I wanted to announce that we've added some fun, new items to our online retail shop over on Etsy, and they're just in time for Christmas.
We hear it all the time from proposal clients.
"Can you build these graphics for our print proposal in PowerPoint? We want to be able to edit them on the fly."
We get it. The thinking is that sometimes it might be a time-saver to make a simple text or color change without having to pick up the phone or send an email and ask your graphics support team to make the adjustment for you.
It's also looked at as a cost-saver. "If I can make a few simple edits myself, I'll save some money on the cost of proposal development since I'm not having to ask my graphics support team to do it."
Of course, we're happy to accommodate our customers, but 9 times out of 10, proposal clients don't really understand what they're asking for when they make this request.
A couple of weeks ago, we mentioned some exciting news about our latest illustrated Shakespeare plot summary information graphic for "A Midsummer Night's Dream," which was the play performed at this year's Shakespeare Festival St. Louis in Forest Park. For years we'd been thinking of offering these infographics available for sale at the festival as posters, but due to lots of reasons that were beyond our control, we just hadn't been able to make this dream a reality – until this year that is!
Things have been kinda quiet around here the last few months. The blog, along with our social media accounts, just haven't been getting the love and affection they need. But it's not because we've stopped caring. It's just that we've been SWAMPED with projects.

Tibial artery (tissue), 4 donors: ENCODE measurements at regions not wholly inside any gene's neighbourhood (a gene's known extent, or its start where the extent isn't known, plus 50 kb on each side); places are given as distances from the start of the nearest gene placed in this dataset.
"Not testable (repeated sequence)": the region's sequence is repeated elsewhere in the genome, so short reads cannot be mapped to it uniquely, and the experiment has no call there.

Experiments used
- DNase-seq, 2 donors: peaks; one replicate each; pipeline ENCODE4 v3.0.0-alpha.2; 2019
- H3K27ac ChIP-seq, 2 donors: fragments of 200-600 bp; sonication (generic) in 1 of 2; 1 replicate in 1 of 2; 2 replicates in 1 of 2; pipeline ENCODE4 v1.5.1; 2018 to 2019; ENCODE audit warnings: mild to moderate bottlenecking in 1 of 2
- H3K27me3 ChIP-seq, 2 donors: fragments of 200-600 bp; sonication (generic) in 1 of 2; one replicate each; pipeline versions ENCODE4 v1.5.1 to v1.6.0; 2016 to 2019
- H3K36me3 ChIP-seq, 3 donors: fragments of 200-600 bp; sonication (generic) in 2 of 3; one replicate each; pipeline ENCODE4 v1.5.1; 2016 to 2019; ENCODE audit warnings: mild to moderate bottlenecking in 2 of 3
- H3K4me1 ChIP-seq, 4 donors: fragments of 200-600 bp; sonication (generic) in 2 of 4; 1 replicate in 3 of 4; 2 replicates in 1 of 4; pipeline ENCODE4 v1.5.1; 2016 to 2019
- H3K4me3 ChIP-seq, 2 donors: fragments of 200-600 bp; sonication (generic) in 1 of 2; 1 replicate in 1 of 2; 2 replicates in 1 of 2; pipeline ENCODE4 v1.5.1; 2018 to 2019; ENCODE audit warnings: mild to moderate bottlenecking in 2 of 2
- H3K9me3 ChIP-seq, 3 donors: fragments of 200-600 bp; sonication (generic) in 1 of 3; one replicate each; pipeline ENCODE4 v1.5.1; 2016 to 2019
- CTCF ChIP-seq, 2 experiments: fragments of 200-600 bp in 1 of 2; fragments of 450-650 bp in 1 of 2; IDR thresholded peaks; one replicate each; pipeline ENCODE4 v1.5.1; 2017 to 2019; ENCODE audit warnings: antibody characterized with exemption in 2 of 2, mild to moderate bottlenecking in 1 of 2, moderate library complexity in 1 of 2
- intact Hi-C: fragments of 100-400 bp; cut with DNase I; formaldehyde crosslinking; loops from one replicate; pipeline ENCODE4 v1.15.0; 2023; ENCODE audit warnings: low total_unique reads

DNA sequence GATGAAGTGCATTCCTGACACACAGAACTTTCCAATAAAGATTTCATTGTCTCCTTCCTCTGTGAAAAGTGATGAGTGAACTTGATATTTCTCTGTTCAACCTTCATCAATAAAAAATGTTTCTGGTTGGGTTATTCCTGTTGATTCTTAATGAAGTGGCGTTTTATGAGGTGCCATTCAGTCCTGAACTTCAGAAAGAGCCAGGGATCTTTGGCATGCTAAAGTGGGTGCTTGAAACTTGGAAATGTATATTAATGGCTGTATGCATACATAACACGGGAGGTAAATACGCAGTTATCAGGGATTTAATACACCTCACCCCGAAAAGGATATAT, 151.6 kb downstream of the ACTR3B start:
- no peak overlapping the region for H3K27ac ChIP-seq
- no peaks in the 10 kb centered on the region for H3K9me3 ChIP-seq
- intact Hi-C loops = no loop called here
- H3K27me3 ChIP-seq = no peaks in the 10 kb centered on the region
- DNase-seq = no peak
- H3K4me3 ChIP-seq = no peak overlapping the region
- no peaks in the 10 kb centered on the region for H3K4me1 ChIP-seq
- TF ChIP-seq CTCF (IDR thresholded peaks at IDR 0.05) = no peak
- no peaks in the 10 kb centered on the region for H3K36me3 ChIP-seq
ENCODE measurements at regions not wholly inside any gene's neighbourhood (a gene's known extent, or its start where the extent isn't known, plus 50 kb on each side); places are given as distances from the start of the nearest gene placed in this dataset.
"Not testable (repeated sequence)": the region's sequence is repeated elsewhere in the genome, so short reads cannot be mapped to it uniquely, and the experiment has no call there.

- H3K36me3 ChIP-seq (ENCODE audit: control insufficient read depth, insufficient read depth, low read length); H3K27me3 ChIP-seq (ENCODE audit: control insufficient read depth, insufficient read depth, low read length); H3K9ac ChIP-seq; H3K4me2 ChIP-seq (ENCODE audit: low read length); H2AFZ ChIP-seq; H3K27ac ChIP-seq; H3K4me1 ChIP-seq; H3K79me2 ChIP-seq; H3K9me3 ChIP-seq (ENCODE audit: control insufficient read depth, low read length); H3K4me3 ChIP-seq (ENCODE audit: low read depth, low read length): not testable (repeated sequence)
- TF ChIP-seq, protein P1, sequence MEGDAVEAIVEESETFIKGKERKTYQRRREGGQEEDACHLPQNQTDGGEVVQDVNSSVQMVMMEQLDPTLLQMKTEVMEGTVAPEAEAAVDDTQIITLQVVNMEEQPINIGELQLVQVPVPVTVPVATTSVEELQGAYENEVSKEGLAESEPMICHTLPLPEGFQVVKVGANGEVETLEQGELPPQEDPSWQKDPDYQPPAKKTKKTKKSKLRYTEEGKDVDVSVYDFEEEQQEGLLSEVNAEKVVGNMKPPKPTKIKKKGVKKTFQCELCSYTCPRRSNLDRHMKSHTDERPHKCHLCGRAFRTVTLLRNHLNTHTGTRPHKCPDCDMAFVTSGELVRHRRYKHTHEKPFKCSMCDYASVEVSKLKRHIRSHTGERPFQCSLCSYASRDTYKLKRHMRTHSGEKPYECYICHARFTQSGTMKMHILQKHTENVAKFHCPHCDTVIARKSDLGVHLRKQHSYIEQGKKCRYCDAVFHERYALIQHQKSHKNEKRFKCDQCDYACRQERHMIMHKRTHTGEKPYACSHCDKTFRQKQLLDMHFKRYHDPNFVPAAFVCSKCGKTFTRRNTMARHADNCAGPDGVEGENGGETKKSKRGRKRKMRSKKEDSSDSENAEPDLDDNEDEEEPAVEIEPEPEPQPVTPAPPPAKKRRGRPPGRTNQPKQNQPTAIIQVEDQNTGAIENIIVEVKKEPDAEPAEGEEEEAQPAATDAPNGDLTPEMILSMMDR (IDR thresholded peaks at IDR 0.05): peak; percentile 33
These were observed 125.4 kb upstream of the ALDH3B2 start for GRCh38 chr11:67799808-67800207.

Everything changes; nothing ever stays the same.
This is true about many aspects of life, and infographics are no exception.
At Buzzmachine Studios, we keep our eyes peeled for trends in infographics, and one thing we've noticed more recently is the use of interactive and animated infographics.
You've set your sight on landing a big contract — a project that interests you and one you want to win. But getting the business may be a little harder than you first expected, especially if an RFP has been sent out.
An RFP (request for proposal) is when an organization, company, government agency, etc. issues an opportunity to bid on a contract because they are interested in procurement of a product or service. An RFP outlines how the bidding process will go, the terms of the contract, and provides guidance on how the bid should be written and presented.
Technology has always been at the forefront of change. As a society, we are constantly being introduced to new technology that will make our lives easier. Technology that makes everyday tasks less burdensome. Technology that creates a simpler way of achieving goals in the workplace. Technology that is turning our children into smarter human beings than we could have ever imagined possible.
Infographics are technology and can be part of that change.
The word itself is defined as the application of scientific knowledge for practical purposes, especially in industry. The information shared via information graphics is complex, often hard-to-understand, but transformed into something easy-to-understand by presenting the information in a practical, relatable, and engaging way.
While technology is changing the way we do everything, infographics are too, especially in business.